“Ten–15 years ago,” continued Grams, “a remote hospital would make the diagnosis of, for example, stroke with a vessel occlusion, and then the physician in charge would call and describe the images.” The problem here, Grams explained, was that “you did not know how good this person was in image interpretation, and you had to believe, for instance, there is a large vessel occlusion, or there is no haemorrhage, or there is no large infarct already present.” Based on this description only, Grams and their team would need to decide whether the patient should be transferred or not, and whether they needed mechanical thrombectomy provided at the Medical University of Innsbruck. “I think some unnecessary transfers occurred,” said Grams, “because you cannot be sure about everything. You tended to say, okay, send the patient and then I can have a look; and maybe [there are] patients that we nowadays would not take in because it is not necessary. They would have come here for a more detailed evaluation, and then we would decide there is nothing for us to do.” This scenario is reflected in a study from the USA showing that, in cases of patients with a head trauma, when physicians at a specialist hospital could review images while the patient was still in their local hospital and provide input into their care, patient transfers were reduced by 44%, and if the patient remained at their local hospital, management was changed in 44% of patients.10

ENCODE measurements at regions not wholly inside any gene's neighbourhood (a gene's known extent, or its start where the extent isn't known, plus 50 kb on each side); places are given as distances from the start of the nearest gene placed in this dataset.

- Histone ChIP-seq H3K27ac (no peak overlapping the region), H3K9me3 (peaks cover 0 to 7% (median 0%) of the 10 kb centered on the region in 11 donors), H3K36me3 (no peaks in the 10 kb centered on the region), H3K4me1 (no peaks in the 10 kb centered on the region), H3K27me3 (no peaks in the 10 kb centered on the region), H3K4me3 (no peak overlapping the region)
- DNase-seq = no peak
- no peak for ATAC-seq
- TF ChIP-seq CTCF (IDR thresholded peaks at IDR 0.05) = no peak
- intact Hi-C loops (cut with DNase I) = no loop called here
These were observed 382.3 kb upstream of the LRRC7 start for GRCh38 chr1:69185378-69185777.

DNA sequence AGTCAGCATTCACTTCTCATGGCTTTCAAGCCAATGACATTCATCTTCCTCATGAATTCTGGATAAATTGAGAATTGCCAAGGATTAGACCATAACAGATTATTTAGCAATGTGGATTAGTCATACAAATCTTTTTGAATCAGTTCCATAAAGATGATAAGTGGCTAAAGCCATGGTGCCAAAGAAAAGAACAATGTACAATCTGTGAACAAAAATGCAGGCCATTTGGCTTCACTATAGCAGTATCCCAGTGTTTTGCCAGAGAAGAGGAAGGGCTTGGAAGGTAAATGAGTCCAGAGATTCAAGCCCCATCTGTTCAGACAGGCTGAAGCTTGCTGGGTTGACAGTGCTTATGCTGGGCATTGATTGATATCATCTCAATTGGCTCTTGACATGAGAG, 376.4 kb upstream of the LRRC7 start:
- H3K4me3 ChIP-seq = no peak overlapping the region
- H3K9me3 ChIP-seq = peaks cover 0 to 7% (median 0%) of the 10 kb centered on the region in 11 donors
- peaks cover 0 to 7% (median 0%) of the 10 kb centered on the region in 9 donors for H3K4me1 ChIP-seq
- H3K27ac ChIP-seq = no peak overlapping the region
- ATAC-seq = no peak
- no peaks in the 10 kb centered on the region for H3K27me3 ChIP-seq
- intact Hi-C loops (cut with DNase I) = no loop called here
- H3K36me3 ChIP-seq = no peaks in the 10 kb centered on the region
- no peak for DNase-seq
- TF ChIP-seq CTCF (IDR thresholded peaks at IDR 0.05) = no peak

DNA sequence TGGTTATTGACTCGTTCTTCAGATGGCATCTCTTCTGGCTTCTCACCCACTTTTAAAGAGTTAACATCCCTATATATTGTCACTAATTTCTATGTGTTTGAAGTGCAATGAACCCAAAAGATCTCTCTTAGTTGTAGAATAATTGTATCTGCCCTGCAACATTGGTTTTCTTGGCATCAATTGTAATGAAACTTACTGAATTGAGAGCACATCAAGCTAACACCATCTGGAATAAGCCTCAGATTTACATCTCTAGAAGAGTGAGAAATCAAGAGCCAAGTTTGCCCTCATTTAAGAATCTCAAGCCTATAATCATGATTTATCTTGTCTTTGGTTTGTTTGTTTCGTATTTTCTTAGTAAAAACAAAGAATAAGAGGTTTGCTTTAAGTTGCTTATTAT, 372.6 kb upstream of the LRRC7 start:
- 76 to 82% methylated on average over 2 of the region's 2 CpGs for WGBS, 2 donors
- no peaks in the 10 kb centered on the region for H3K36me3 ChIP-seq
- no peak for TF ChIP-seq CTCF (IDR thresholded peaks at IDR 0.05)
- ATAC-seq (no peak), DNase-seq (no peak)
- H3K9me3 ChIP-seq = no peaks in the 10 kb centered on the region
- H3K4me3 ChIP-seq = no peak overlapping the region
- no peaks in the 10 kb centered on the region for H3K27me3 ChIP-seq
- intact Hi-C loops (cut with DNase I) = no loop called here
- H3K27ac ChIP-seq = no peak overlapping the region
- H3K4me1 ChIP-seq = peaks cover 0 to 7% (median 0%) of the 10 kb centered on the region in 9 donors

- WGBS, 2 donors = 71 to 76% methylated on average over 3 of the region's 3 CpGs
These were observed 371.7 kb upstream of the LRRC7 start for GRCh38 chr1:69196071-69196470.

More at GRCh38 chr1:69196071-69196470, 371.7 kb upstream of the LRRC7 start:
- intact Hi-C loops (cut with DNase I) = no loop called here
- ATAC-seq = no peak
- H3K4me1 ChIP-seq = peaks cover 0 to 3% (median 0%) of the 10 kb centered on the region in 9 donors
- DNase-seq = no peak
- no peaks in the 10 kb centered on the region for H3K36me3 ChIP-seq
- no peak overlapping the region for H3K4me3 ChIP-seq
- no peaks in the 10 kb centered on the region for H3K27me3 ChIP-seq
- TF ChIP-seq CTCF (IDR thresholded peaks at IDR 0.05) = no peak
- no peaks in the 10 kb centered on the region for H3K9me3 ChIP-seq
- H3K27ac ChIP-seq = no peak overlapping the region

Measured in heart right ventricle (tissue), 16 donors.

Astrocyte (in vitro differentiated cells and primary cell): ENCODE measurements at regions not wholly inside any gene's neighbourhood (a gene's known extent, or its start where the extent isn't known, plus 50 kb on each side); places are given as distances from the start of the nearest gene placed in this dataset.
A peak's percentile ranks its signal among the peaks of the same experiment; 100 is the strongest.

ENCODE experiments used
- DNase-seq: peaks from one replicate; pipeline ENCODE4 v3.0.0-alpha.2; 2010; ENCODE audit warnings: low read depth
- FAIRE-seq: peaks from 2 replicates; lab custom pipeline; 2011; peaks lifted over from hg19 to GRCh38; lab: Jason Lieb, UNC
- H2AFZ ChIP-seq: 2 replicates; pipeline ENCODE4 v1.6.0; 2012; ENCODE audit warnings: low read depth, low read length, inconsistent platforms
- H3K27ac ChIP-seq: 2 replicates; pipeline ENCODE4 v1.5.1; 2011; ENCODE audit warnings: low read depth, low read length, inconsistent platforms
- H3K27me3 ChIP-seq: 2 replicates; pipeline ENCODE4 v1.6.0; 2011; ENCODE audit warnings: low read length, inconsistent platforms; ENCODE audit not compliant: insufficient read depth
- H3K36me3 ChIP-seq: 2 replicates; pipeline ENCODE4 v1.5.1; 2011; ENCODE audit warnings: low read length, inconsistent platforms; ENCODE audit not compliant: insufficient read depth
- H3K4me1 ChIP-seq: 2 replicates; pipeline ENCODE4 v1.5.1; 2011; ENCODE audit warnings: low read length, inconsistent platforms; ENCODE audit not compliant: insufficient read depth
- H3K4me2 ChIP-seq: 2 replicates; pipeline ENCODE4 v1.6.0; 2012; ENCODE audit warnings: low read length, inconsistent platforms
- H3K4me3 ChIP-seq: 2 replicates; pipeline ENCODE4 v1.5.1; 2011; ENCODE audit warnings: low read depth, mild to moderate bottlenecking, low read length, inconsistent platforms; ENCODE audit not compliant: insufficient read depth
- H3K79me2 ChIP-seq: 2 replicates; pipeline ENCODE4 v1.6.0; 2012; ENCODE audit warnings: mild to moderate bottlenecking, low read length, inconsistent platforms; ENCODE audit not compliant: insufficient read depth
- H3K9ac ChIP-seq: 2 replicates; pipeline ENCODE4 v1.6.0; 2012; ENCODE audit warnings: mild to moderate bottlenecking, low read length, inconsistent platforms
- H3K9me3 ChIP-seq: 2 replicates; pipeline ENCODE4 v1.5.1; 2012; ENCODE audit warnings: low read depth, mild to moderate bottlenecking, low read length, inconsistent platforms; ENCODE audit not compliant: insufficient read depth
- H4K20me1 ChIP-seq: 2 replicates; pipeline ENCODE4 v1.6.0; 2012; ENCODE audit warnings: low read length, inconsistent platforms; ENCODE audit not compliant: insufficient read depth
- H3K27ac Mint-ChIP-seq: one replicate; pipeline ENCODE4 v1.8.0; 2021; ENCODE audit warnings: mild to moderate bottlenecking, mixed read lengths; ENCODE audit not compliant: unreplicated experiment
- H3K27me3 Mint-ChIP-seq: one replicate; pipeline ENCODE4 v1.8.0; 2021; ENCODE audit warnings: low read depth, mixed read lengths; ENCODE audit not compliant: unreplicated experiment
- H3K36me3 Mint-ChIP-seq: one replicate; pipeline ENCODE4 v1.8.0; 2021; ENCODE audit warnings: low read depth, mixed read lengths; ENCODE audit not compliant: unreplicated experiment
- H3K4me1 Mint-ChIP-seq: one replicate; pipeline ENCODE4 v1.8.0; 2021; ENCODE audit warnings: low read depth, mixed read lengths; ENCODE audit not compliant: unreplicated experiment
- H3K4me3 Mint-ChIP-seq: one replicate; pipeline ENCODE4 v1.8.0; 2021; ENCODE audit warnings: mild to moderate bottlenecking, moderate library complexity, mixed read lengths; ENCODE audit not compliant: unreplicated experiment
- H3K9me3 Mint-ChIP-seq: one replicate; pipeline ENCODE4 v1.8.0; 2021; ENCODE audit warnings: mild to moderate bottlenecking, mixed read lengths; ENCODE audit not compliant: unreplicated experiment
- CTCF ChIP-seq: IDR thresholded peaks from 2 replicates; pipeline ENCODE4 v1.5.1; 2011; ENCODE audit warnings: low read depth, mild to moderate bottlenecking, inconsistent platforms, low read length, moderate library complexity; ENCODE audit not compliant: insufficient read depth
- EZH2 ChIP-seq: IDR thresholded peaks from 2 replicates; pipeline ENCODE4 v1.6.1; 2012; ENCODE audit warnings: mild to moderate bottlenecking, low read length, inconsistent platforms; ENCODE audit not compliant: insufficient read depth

Grams also recalled how, even once transferred, “if you got the CT only when the patient arrived, then you had to have a look at the CT when the patient was already on the table, and you still had to think about ‘What is that exactly?’, ‘What do I have to do?’, and ‘How do I get there?’.” Additionally, Grams described how there would be times when “it was not even possible for some people to burn the images onto a CD, or they had to print the images, or sometimes you did not even get any images, just a patient. Then you had to do another imaging run here in the hospital, so everything was more time-consuming.” This is supported by a study involving injured patients being transferred to a trauma centre, which showed that repeat imaging led to longer decision times with regard to treatment.11 This can also be costly in terms of financing repeat medical imaging and patient safety.3,12